Many charters require lenders to treat those in debt with sympathy, be transparent about the payday loan process, and limit fees and penalties if a reasonable repayment plan has been agreed upon. If the borrower believes that their lender has violated any rules of their charter, they may be able to lodge a complaint with the trade body, which may result in the lender working out a more favourable repayment plan.

Should I take out a payday loan?

Before you even consider taking out a payday loan, you should ask yourself four simple questions:

  • Do I really need it?
  • Am I debt free?
  • Can I afford it?
  • Have I looked into other cheaper alternatives?

If you have answered no to any of these questions, then you should probably not take out a payday loan. Payday loans are very expensive and are difficult to repay in the best of circumstances.


The desperation of those in debt, coupled with the speed and ease of payday loans, causes many borrowers to prematurely abandon seeking out alternatives. They mistakenly assume that their poor credit will cause them to be shut out by banks and other financial institutions. While their poor credit may make some of the following alternatives more difficult to obtain, any of these options should be drastically cheaper than a payday loan.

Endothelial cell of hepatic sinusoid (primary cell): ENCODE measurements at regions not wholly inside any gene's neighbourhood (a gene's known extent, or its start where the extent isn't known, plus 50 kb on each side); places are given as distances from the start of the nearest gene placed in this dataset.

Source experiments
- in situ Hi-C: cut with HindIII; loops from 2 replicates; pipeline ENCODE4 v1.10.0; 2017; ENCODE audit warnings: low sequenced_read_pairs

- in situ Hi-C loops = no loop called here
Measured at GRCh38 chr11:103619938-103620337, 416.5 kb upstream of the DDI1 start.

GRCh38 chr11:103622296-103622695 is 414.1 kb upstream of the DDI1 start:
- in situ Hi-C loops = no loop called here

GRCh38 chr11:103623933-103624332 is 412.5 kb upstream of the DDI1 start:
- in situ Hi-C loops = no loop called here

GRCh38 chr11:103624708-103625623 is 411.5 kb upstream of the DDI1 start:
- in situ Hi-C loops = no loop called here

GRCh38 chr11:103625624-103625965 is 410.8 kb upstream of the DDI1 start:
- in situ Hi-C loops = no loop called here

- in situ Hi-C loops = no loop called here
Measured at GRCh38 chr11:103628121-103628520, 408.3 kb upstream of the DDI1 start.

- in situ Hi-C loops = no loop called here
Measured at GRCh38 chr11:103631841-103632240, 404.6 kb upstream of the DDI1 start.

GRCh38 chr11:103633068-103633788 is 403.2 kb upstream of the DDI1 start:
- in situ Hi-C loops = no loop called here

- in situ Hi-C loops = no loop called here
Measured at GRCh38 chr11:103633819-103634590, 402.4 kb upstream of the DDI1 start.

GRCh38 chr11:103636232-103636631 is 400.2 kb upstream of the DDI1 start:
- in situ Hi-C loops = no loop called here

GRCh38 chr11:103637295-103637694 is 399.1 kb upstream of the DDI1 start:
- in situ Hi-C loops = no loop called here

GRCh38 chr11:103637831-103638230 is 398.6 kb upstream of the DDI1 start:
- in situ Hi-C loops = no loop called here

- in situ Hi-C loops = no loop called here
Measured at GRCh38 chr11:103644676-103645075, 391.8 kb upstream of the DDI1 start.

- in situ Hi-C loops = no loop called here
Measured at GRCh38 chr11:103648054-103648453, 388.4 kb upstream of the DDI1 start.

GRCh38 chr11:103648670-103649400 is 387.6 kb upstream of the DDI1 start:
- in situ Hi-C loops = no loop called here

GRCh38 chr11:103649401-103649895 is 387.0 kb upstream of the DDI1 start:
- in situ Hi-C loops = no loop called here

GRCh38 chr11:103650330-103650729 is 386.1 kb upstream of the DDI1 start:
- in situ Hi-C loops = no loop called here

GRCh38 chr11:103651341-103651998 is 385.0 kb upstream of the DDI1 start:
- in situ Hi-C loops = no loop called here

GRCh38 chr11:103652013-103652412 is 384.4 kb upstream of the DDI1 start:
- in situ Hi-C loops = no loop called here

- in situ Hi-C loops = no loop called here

1. Reduce spending

    Most people do not realise how many non-essential expenditures they make.

    Often, simply creating a comprehensive budget can help make these expenditures more apparent. This should allow you to save the money that you would otherwise have taken out a payday loan for. Even if it doesn’t save you enough, it will certainly make paying back your debt easier.

  2. Sell old stuff

    You may be surprised how much forgotten stuff you have accrued over your life.

    Instead of taking out a loan, you should consider rummaging around your flat for items that you can sell on eBay or other related websites. You might be surprised at how much your old stuff is worth to others!

  3. Wage advance

    You can ask your employer for an advance on your salary. If your employer is uncomfortable with this, you could ask for overtime to temporarily increase your pay.

  4. Ask family and friends

    Consider asking your friends and family for help.